Passenger service

See caption
Staten Island Railway map; the Ballpark, Nassau and Atlantic stations are closed, but the Arthur Kill station is open.

Although the Staten Island Railway originally consisted of three lines, only the north-south Main Line is in passenger service. It resembles an outdoor line of the New York City Subway. Although the railway has been grade-separated from all roads since the 1960s, it runs more or less at street level for a brief stretch north of Clifton, between the Grasmere and Old Town stations, and from south of the Pleasant Plains station to Tottenville—the end of the line. The terminus at St. George provides a direct connection with the Staten Island Ferry.[5] St. George has twelve tracks, ten of which are in service. Tottenville has a three-track yard to the east of the station, which has two tracks and an island platform.[70]:102

Rolling stock consists of modified R44 subway-type cars built in early 1973,[54]:53 added to the end of the R44 order of subway cars for New York City Transit; they were the last cars built by the St. Louis Car Company.[71][72] Heavy maintenance is performed at NYCT's Clifton Shops, and any work unable to be done at Clifton requires the cars to be trucked over the Verrazano-Narrows Bridge to the subway's Coney Island Complex in Brooklyn. The right-of-way includes elevated, embankment and open-cut sections, and a tunnel near St. George.[70]:102–103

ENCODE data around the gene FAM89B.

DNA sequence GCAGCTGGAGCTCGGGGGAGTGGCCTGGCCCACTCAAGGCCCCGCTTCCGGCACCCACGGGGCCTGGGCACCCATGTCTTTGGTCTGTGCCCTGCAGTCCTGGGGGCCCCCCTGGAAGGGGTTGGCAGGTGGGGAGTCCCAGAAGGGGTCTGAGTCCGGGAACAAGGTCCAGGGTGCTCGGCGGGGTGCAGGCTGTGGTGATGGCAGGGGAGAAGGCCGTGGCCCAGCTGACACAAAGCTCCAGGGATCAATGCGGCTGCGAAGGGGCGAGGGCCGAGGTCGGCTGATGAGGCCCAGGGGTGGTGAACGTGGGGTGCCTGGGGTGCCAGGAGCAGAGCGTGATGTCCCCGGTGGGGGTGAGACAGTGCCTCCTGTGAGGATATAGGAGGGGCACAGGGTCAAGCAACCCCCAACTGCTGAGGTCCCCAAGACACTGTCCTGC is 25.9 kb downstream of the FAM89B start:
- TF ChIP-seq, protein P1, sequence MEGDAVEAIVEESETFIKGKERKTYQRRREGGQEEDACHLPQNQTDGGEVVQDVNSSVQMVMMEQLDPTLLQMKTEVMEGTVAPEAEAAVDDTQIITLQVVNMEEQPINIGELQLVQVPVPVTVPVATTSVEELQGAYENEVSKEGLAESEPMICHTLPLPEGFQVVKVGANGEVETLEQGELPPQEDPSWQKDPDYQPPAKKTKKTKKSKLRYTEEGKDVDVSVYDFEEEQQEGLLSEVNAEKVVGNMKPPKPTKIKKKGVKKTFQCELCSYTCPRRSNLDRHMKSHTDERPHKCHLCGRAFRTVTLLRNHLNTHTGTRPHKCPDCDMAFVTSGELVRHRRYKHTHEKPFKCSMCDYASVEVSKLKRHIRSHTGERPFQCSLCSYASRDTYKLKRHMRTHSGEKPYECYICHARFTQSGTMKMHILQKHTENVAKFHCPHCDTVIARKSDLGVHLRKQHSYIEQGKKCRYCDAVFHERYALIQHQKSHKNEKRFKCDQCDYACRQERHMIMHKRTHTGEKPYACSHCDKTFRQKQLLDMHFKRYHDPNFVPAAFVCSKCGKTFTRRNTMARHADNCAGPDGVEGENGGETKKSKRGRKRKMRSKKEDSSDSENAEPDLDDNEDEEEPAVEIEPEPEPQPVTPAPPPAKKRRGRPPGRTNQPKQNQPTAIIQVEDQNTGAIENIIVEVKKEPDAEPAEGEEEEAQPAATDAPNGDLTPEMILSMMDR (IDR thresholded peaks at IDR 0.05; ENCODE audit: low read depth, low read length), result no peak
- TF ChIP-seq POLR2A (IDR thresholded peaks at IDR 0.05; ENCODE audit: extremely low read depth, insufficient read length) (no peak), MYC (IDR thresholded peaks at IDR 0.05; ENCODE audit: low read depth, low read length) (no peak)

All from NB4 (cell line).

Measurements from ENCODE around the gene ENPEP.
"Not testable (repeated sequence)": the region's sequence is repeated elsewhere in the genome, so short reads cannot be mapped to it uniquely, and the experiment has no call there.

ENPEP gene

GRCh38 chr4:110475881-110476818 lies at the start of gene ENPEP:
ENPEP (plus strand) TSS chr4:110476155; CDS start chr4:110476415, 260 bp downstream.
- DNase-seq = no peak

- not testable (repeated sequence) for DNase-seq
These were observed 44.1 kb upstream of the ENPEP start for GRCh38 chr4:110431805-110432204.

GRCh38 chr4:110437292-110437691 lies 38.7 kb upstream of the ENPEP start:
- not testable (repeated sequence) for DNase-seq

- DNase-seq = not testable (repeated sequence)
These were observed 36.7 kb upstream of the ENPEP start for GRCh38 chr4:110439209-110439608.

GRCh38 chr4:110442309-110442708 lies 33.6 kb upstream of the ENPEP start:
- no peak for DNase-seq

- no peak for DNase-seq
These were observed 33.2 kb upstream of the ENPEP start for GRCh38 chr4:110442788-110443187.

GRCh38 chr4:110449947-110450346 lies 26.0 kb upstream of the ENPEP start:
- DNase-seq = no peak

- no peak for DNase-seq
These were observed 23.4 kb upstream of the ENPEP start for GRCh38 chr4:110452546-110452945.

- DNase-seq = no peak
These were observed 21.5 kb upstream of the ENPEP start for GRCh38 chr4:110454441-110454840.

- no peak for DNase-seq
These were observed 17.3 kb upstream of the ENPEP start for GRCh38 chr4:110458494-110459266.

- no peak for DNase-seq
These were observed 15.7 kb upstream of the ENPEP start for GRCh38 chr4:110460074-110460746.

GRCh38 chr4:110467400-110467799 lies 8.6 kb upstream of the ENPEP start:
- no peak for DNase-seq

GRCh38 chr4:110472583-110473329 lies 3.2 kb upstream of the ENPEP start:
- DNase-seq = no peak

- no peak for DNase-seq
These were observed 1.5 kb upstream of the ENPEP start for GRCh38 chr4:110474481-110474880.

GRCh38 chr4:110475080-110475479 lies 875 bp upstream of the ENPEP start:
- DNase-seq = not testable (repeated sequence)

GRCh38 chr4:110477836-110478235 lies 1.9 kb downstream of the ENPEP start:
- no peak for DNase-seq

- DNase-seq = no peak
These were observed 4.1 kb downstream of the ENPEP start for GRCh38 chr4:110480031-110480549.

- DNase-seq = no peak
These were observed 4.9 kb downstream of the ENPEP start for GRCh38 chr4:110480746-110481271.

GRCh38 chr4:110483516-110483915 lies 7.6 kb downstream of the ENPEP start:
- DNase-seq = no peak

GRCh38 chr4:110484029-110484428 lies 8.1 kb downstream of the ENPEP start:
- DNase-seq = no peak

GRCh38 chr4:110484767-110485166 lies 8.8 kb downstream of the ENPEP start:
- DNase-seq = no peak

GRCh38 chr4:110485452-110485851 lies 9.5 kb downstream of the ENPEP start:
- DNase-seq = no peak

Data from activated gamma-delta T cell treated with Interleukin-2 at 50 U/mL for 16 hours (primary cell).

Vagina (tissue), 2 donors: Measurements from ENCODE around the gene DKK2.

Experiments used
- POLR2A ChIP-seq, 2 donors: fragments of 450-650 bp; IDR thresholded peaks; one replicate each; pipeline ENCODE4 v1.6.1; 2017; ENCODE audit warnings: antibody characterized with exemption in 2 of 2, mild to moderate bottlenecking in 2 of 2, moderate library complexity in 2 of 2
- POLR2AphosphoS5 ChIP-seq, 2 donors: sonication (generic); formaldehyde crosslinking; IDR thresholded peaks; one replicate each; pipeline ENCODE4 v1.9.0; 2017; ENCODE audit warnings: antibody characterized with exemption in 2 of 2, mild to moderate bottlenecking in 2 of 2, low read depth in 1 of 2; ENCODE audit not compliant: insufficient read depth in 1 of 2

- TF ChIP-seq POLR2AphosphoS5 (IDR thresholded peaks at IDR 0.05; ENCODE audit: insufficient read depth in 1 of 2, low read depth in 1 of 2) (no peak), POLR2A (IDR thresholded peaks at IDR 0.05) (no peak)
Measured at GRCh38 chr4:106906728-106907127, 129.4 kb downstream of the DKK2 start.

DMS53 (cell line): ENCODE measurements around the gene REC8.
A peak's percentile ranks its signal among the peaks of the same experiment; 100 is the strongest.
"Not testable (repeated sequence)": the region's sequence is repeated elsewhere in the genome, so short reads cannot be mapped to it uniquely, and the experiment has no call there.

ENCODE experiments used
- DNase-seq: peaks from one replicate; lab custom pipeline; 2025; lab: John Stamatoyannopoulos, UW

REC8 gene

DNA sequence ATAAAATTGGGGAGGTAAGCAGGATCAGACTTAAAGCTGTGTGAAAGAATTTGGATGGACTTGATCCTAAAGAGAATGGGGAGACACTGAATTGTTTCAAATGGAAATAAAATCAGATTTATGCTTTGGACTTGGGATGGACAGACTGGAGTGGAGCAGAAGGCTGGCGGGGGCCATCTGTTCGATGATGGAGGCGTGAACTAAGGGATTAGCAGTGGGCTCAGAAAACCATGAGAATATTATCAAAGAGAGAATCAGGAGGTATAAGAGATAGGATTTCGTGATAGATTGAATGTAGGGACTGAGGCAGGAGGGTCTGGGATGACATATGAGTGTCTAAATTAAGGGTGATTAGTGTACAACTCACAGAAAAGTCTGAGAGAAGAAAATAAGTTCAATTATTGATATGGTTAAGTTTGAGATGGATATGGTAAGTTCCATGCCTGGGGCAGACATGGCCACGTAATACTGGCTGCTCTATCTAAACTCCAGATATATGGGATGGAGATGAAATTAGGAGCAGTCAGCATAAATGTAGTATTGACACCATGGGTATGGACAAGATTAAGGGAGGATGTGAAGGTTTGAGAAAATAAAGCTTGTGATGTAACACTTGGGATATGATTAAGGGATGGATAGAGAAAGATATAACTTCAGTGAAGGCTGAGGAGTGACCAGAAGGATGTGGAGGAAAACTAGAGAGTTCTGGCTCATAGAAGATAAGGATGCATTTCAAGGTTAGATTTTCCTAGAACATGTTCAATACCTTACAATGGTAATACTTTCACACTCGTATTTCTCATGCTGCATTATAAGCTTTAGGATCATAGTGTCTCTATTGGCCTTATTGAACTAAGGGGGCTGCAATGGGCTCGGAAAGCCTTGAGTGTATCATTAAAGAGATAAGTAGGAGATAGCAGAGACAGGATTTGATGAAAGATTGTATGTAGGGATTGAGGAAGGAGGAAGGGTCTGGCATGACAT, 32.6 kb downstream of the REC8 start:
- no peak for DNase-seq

The white letters SIR in a blue circle
The SIR bullet, used on the MTA's website, timetables and some station signage

Before 2007, the Staten Island Railway used Baltimore & Ohio Railroad-style color position light signals dating back to its B&O days. That year, a $72-million project to replace the old signal system was completed. The system was replaced with an FRA-compliant 100 Hz, track-circuit-based automatic train control (ATC) signal system. As part of the project, forty R44 subway cars and four locomotives were modified with onboard cab signaling equipment for ATC bi-directional movement. A new rail control center and backup control center were built as part of the project.[73] The line uses NYC Transit-standard 600 V DC third-rail power.[74]